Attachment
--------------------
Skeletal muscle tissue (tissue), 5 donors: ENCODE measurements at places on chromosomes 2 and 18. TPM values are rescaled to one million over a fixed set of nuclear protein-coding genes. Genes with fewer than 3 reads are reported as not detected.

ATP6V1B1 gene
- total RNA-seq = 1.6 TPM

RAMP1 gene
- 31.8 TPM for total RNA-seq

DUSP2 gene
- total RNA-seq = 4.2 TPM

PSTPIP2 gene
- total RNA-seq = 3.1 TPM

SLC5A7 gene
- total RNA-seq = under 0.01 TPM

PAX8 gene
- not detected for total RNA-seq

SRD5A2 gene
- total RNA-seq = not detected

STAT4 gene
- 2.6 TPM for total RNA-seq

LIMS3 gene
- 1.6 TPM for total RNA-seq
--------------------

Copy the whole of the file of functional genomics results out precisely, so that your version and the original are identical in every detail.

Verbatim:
Skeletal muscle tissue (tissue), 5 donors: ENCODE measurements at places on chromosomes 2 and 18. TPM values are rescaled to one million over a fixed set of nuclear protein-coding genes. Genes with fewer than 3 reads are reported as not detected.

ATP6V1B1 gene
- total RNA-seq = 1.6 TPM

RAMP1 gene
- 31.8 TPM for total RNA-seq

DUSP2 gene
- total RNA-seq = 4.2 TPM

PSTPIP2 gene
- total RNA-seq = 3.1 TPM

SLC5A7 gene
- total RNA-seq = under 0.01 TPM

PAX8 gene
- not detected for total RNA-seq

SRD5A2 gene
- total RNA-seq = not detected

STAT4 gene
- 2.6 TPM for total RNA-seq

LIMS3 gene
- 1.6 TPM for total RNA-seq